Six steps toward avoiding falls

Did you know that one in three older Americans falls every year? Falls are the leading cause of both fatal and nonfatal injuries for people aged 65-plus.
Falls can result in hip fractures, broken bones, and head injuries. And even falls without a major injury can cause an older adult to become fearful or depressed, making it difficult for them to stay active.
If you have an aging parent, grandparent, or neighbor in your life, helping them reduce their risk of falling is a great way to help them stay healthy and independent as long as possible.
Common factors that can lead to a fall include balance and gait, vision, medications and chronic conditions.
Here are six easy steps you can take to help your older loved one reduce their risk of a fall:
1. Enlist their support in taking simple steps to stay safe. Askif they’re concerned about falling. Many older adults recognize that falling is a risk, but they believe it won’t happen to them or they won’t get hurt—even if they’ve already fallen in the past. If they’re concerned about falling, dizziness, or balance, suggest that they discuss it with their health care provider who can assess their personal risk and suggest programs or services that could help.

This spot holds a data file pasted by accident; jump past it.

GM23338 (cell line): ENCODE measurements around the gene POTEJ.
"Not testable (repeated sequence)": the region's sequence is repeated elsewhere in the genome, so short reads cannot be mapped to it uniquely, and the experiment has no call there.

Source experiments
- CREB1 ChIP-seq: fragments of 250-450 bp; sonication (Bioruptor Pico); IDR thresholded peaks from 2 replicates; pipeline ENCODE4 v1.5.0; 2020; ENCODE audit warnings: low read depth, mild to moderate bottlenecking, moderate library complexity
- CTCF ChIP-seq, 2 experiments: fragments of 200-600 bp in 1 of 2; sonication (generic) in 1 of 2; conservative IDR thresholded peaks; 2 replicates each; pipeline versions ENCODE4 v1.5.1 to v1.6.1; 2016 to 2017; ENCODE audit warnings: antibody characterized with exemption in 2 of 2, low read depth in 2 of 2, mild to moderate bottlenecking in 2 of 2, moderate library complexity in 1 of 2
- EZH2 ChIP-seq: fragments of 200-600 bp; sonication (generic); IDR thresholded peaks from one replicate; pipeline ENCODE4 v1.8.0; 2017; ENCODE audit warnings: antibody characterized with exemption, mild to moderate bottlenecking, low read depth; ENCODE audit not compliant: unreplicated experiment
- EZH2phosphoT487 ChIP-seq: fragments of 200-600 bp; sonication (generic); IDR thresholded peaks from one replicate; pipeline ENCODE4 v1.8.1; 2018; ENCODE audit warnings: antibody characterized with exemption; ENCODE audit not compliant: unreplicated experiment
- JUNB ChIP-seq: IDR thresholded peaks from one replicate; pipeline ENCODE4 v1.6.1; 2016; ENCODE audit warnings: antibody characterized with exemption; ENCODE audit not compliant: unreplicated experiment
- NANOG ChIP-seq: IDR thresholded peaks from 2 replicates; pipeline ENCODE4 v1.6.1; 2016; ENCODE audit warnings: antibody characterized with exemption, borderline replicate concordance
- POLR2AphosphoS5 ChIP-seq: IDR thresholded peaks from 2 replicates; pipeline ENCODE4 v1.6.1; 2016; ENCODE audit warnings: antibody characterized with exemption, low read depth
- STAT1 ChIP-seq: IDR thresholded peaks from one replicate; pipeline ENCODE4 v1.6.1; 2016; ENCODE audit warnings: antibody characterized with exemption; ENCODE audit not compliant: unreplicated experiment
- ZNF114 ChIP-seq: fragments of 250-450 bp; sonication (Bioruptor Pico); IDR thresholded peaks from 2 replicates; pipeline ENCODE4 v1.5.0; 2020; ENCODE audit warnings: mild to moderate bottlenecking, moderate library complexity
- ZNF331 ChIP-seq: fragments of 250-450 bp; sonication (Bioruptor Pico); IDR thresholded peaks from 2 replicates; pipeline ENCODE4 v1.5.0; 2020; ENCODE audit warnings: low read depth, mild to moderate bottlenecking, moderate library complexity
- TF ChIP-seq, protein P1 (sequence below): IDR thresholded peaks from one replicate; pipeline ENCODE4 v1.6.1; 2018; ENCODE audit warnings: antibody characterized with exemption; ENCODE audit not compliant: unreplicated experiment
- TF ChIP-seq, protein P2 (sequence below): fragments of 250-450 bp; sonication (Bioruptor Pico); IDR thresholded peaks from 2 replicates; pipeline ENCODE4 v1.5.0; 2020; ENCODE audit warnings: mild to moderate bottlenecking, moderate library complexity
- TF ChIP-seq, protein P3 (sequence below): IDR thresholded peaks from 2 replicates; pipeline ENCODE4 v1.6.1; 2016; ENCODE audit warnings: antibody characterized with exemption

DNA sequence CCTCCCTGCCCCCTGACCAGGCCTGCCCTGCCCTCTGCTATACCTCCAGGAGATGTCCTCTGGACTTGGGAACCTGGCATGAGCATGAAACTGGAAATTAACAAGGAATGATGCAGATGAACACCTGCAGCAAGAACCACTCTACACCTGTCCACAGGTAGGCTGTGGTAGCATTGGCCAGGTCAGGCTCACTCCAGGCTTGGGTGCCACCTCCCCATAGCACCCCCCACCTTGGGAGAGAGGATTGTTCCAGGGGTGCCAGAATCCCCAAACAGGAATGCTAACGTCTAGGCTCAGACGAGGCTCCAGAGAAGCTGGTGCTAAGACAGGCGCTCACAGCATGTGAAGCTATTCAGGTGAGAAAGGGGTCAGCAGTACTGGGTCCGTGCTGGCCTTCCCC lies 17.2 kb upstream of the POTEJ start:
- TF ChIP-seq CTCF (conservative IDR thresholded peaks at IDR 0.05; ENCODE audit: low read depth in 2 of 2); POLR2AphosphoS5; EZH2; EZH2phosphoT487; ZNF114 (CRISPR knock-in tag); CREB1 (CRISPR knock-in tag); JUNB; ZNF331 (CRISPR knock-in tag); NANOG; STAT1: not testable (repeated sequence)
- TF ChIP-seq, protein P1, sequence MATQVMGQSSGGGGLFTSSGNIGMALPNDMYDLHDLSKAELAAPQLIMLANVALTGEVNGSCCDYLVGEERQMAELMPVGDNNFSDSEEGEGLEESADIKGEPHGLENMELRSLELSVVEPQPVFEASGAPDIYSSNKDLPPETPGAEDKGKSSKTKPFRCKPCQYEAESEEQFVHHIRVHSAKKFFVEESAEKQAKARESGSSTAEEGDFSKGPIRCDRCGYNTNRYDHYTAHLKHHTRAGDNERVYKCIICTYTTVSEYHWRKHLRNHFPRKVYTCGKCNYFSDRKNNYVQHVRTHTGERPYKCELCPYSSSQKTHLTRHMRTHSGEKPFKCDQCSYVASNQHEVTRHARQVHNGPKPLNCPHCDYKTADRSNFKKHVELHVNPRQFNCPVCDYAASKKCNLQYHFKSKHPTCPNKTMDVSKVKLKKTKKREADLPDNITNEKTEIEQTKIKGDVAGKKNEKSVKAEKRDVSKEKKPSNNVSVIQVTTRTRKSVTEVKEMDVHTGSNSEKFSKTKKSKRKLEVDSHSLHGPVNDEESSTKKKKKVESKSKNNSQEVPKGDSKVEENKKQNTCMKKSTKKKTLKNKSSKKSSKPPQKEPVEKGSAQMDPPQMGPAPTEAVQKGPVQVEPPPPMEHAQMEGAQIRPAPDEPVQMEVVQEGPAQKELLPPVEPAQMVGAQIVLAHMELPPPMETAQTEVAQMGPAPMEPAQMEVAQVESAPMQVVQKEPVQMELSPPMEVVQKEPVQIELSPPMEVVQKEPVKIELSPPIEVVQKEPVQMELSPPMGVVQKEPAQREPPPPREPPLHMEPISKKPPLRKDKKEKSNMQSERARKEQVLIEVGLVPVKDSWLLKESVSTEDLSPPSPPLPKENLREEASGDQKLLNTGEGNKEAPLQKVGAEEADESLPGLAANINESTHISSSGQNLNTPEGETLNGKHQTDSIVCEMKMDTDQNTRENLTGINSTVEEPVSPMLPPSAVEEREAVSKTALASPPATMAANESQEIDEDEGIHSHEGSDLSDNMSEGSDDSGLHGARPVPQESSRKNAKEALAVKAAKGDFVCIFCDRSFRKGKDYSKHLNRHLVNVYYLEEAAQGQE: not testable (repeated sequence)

2. Discuss their current health conditions. Find out if they are experiencing any problems with managing their own health. Are they having trouble remembering to take their medications, or are they experiencing side effects? Is it getting more difficult for them to do things they used to do easily? Are hearing and vision changes becoming problematic?
3. Ask about their last eye checkup.Make sure they have a current prescription and they’re using the glasses as advised by their eye doctor.
4. Notice if they’re holding onto walls, furniture, or someone else when walking or if they appear to have difficulty walking or arising from a chair. These are all signs that it might be time to see a physical therapist.
5. Talk about their medications. If your older loved one is having a hard time keeping track of medicines or is experiencing side effects, encourage them to discuss their concerns with their doctor and pharmacist. Suggest that they have their medications reviewed each time they get a new prescription.
6. Do a walk-through safety assessment of the home.There are many simple and inexpensive ways to make a home safer. For instance, increase lighting throughout the house, especially at the bottom and top of stairs. Make sure rails on stairs are secure. And install grab bars in tubs and showers.

Source: National Council on Aging